YANKEES 4, ANGELS 2
When backup catcher Francisco Cervelli was placed on the 15-day disabled list on April 15 and the Yankees recalled 22-year-old John Ryan Murphy instead of Austin Romine it raised a lot eyebrows since Romine had more major-league experience. But after Saturday’s game at Yankee Stadium the promotion of Murphy seems to make perfect sense now.
Murphy stroked a two-run single in the second inning and then blasted his first major-league home run in the fifth as he led New York to a nail-biting victory over the Los Angeles Angeles of Anaheim in front of a national TV audience on FOX Sports 1 and a paid crowd of 40,908.
Murphy was making only his ninth major-league start and his third of the season to allow starting catcher Brian McCann to rest during the day game after playing Friday night. Murphy made the most of it, too.
With the game tied at 1-1 after left-hander Hector Santiago balked in a run and runners on second and third in the second inning, Murphy slapped a 2-2 delivery from Santiago to the opposite field for a single that scored two runs and give the Yankees a 3-1 lead.
However, Yankees left-hander Vidal Nuno was unable to hold the lead for long.
Albert Pujols greeted him with single to lead off the fourth inning and Howie Kendrick followed by drawing a four-pitch walk. Erick Aybar then hit a grounder to Kelly Johnson at third.
Johnson retired Kendrick with a throw to Brian Roberts at second but Kendrick upended Roberts and Roberts’ throw to first landed in the Yankees’ dugout for an error that allowed Pujols to score while Aybar was awarded second base.
Chris Iannetta followed with a RBI double to center to score Aybar that again tied the game at 3-3.
With two outs, David Freese singled and J.B. Schuck lofted a shallow sinking fly ball to center that Jacoby Ellsbury made a spectacular diving catch on to keep the Angels from taking the lead.
Nuno was removed from the game with one out and one on in the fifth inning. Besides the two runs in the fourth, he also yielded a one-out solo home run to Mike Trout in the first inning.
Nuno was charged with three runs on five hits and two walks while he struck out four in 4 1/3 innings.
Murphy untied the game leading off the bottom of the fifth with a long drive into the left-field bleachers on the first offering from Santiago (0-4).
After Murphy’s home run, Santiago was tagged with back-to-back singles by Ellsbury and Derek Jeter. Santiago retired Carlos Beltran on a flyout and then was removed from the game, ending up being charged with four runs on six hits and a walk while striking three in 4 1/3 innings.
The Yankees bullpen was able to keep the hot-hitting Angels scoreless the rest of the way. But the Angels did have several excellent chances to score.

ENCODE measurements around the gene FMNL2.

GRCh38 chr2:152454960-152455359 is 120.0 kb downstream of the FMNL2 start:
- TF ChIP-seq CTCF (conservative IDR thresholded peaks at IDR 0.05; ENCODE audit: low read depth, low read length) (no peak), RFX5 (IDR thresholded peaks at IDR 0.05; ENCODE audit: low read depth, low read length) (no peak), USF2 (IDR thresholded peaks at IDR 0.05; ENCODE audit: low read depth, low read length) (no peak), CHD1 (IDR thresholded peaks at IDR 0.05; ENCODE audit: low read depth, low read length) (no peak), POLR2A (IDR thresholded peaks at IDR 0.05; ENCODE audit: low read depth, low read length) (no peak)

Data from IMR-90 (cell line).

Dellin Betances (1-0) replaced Nuno in the fifth and he pitched 2 innings of scoreless baseball with three strikeouts to earn his first major-league decision.
Shawn Kelley, Matt Thornton and David Robertson shut out the Halos for the final 2 2/3 innings to preserve the victory. Robertson was credited with third save in as many chances this season.
The Angels did have two runners and one out in the seventh inning after a Collin Cowgill single chased Betances and Kelley walked the first batter he faced in Trout.
However, Kelley was able to retire Pujols on a flyout and he struck out Kendrick to end the inning.
The Angels then threatened in the eighth when Iannetta stroked a one-out single and Ian Stewart laid down a bunt single against a exaggerated shift. But Freese flew out and Thornton relieved Kelley and got pinch-hitter Raul Ibanez to line out to right to end that rally.
Robertson yielded a one-out single to Trout and Trout was able to steal second. But Robertson got Pujols on another routine flyout and he struck out Kendrick on a 3-2 fastball to save the game.
With the victory the Yankees improved their season record to 14-10. They now lead the American League East by two games over the Baltimore Orioles. The Angels, who have not been above .500 since they won their first game of the season in 2013, fell to 11-12.
- For years the Yankees have had a “defense-first” approach with their backup catchers. Murphy’s recall from Triple-A Scranton/Wilkes-Barre indicates that philosophy has changed. Murphy batted .269 with 12 home runs and 46 RBIs in 108 games in two minor-league stops in 2013. He has now passed Romine in the pecking order and if he keeps hitting he may eventually make Cervelli trade bait. Murphy is 4-for-13 (.308) with a homer and three RBIs in six games.
- Betances, 26, shut the door on the Angels and was very impressive in his two innings of work. With Trout on second after Betances was called for a balk, Betances retired Pujols on a groundout and then induced a weak infield popup from Kendrick to end the fifth. Betances finished by striking out three of the final four batters he faced with his mid-90s fastball and a knee-buckling curveball.
- Robertson passed his first big test after coming off the disabled list with a strained groin on Tuesday. After striking out Cowgill to open the ninth, Trout singled and reached second on a stolen base after a fan interfered with Mark Teixeira’s attempt to catch a foul ball off the bat of Pujols. But Robertson retired Pujols on a fly ball and fanned Kendrick with a flourish to gain a well-earned save.
- Despite the fact that Yangervis Solarte has been hitting well, manager Joe Girardi elected to started the lefty-swinging Johnson at third against the lefty Santiago and Johnson went 0-for-3 and stranded four runners in the game. Johnson is 3-for-16 (.115) with one RBI in his past 10 games and his season average has sunk to .213.